N.S., or not: traveling to Hawaii we went to the Polynesian Cultural Center on Honolulu, and it was equally mind staggering to hear many of the *same rhythms* from ancient Polynesia!

    No idea what that means, like maybe ultimately, Earth resonances in their purest, sans electric grid, all decipher similarly. But i have no evidence past this. Just a fancy.
    Ha. I took a jazz appreciation course in college around 1975, and our first test included a variety of Africa drum rhythms which we had to identify. In some cases, it was easier for me to use the skips and pops in the recording in order to identify the amazing complex drumming.

  13. #112

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    Quote Originally Posted by christianm77
    It certainly seems like these rhythms are deeply embedded into humanity.

    To add to what you said, there tends to be an assumption by a lot of writers that jazz took its harmonic influence solely from Western Music. This paper challenges that assumption - have you seen it?

    https://www.jstor.org/stable/30039290?seq=1

    very interesting stuff; I don’t know very much about West African musics so I’d love to take a deeper dive at some point.

    But the idea that things like balafon influenced for instance Basie’s horn sections had the ring of truth for me.

    Jazz harmonic practices are obviously at variance with European, even while no one can question the influence. It’s more of philosophical difference of anything.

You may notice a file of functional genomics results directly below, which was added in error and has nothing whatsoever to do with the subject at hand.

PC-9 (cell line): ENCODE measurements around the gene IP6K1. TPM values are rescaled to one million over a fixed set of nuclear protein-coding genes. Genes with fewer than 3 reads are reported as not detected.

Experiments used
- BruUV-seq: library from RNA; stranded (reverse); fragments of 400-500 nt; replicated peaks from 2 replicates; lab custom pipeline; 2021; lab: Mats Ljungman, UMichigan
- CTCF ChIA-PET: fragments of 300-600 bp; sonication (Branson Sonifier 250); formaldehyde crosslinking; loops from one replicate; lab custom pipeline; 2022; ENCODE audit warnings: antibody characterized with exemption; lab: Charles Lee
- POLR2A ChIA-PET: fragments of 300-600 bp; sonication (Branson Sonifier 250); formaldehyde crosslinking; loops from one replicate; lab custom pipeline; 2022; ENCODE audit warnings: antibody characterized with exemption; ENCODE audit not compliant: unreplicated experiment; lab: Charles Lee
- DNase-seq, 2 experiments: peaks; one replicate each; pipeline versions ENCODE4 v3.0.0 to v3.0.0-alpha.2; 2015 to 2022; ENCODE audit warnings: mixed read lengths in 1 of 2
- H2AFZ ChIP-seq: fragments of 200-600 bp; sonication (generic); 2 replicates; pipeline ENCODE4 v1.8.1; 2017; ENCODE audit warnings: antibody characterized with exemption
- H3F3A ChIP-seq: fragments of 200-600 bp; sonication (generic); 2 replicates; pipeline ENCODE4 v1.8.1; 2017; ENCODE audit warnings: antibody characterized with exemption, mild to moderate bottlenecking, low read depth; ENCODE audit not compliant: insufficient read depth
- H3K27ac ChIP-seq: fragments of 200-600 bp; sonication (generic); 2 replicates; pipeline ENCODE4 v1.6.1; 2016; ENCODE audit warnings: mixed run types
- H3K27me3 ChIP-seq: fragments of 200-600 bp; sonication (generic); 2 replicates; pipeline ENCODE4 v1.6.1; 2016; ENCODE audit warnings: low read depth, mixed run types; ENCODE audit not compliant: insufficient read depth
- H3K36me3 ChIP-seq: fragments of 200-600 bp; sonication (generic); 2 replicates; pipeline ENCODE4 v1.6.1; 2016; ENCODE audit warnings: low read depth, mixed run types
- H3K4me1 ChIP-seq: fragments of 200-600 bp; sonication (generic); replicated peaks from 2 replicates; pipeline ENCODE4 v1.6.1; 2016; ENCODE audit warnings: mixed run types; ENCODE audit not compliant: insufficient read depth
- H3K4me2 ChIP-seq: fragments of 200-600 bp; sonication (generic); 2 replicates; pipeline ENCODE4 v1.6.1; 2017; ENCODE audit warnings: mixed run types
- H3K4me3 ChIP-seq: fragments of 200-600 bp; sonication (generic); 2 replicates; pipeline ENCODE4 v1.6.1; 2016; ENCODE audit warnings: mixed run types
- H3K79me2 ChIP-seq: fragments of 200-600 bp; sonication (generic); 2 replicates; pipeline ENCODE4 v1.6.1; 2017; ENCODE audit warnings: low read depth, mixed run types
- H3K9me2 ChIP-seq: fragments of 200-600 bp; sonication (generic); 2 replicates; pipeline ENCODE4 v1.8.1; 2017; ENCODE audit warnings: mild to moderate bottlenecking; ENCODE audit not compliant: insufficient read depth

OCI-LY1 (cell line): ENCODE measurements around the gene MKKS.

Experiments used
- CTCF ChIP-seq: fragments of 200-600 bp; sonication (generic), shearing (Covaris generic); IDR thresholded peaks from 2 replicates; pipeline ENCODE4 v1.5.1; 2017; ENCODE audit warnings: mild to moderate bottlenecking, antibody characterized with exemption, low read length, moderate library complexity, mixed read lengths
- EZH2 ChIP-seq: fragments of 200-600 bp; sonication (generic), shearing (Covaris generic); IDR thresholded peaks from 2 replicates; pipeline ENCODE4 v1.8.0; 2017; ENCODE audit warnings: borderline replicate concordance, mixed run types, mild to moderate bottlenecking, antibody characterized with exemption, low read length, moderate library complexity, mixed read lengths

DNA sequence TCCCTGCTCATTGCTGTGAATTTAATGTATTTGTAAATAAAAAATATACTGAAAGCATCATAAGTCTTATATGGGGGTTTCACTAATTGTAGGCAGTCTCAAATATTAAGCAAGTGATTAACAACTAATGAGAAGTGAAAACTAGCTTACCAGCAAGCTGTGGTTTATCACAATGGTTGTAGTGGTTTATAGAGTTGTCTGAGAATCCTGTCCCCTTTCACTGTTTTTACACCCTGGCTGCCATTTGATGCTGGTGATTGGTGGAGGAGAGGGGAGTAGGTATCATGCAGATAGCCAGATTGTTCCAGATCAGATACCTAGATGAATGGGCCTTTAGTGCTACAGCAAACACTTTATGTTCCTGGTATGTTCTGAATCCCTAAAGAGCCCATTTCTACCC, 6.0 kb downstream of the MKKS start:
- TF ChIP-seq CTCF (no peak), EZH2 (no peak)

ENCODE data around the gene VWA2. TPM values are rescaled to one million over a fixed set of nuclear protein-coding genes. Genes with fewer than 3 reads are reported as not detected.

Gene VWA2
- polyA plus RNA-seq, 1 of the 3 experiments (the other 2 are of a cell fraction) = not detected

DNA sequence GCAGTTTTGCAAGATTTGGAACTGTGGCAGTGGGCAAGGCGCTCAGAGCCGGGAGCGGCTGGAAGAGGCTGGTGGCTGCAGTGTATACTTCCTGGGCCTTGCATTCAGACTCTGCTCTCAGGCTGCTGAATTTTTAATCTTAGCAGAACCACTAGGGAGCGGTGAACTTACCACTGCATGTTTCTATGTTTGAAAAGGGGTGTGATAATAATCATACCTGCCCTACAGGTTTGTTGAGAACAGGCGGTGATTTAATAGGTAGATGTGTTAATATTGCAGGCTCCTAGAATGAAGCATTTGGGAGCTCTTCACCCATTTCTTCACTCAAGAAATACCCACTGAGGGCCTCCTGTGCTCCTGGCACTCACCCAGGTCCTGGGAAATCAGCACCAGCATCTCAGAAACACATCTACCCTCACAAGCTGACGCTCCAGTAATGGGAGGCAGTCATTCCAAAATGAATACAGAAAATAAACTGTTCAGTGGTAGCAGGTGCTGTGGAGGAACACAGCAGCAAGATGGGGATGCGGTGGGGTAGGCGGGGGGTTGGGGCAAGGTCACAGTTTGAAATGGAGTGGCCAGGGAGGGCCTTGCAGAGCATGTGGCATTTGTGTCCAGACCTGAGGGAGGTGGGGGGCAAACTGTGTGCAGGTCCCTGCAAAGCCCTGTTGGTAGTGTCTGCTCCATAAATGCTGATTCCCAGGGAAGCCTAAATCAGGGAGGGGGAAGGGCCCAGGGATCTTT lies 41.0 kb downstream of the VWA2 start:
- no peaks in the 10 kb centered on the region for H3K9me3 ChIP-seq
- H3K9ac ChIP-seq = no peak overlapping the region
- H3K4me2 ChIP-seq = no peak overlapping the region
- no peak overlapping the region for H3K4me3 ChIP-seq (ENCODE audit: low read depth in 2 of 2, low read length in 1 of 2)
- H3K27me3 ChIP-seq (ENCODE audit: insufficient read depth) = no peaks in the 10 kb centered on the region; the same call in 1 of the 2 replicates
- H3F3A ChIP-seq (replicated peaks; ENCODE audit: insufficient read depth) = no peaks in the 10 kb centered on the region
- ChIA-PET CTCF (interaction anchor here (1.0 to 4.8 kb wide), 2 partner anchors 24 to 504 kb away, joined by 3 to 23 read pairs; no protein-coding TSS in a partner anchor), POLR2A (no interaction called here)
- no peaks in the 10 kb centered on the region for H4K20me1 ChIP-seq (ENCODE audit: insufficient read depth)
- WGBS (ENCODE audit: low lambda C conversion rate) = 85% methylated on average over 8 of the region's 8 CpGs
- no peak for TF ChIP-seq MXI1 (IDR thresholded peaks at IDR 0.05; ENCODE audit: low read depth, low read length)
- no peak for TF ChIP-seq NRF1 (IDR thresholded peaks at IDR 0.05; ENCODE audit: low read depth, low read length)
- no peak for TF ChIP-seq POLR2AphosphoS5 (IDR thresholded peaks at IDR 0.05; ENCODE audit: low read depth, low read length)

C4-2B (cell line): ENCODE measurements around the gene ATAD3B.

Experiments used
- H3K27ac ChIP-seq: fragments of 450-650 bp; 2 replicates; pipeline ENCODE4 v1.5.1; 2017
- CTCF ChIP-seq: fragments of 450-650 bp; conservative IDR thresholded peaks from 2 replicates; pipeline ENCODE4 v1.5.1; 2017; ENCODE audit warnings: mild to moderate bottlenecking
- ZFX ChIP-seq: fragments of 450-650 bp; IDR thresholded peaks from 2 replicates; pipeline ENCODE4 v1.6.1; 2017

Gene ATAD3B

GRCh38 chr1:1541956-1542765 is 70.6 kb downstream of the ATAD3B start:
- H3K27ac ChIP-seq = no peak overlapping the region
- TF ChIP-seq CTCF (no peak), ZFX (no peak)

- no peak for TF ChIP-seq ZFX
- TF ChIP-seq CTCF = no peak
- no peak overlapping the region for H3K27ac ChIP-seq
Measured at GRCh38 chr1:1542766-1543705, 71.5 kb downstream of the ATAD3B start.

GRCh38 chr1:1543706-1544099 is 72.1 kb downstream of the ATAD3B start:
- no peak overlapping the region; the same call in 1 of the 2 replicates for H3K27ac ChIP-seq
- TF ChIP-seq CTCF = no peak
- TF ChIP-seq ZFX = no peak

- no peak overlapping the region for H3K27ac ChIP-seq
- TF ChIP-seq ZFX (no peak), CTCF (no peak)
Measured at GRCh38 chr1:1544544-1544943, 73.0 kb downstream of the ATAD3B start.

ISTM that everything is oversimplified - baroque musicians ‘swung’ 8ths and for syncopation to exist you need a meter, which traditional African music lacks - its polyrhythmic but ametrical

    also from what little I have read, traditional African harmony practices tended to be localized and unique to particular people groups, with one or two pentatonic-derived intervals - so one group would harmonize in 4ths and another in 6ths etc

  14. #113

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    Quote Originally Posted by BWV
    ISTM that everything is oversimplified - baroque musicians ‘swung’ 8ths and for syncopation to exist you need a meter, which traditional African music lacks - its polyrhythmic but ametrical

    also from what little I have read, traditional African harmony practices tended to be localized and unique to particular people groups, with one or two pentatonic-derived intervals - so one group would harmonize in 4ths and another in 6ths etc
    well the chaconne originally being vamp based, highly rhythmic music from the ‘New World’; not to mention tango and bolero later on. Classical music has always been influenced by non-European rhythm.

    I don’t think syncopation is a good description of jazz rhythm. Jazz rhythm is clave oriented to my ears; upbeats form a natural part of its rhythmic language while in Western music syncopations are generally a subversion of expectation. But I feel some of this in some of the baroque dances to a lesser extent.

  15. #114

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    Quote Originally Posted by Litterick
    Universalism on a pale horse.
    Maybe. You have to be careful. but I think rhythm has more universal aspects than harmony.
    Last edited by christianm77; 04-10-2021 at 11:39 AM.

  16. #115

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    Quote Originally Posted by thealps
    Indeed! Most of the 1960-75 range cats got lots from various arts of various cultures, not just intense guitarists, but most leaders in music then.

    This is including cats like McCoy Tyner, who got a lot from orchestral music. Ravel esp in his Coltrane period. Trane learned voraciously from Slonimsky, Stravinsky, Etc (many! including Debussy and others but mostly the sad excommunicated Russians club, hah), Duke was a composer on par with Stravinsky, etc. Et. al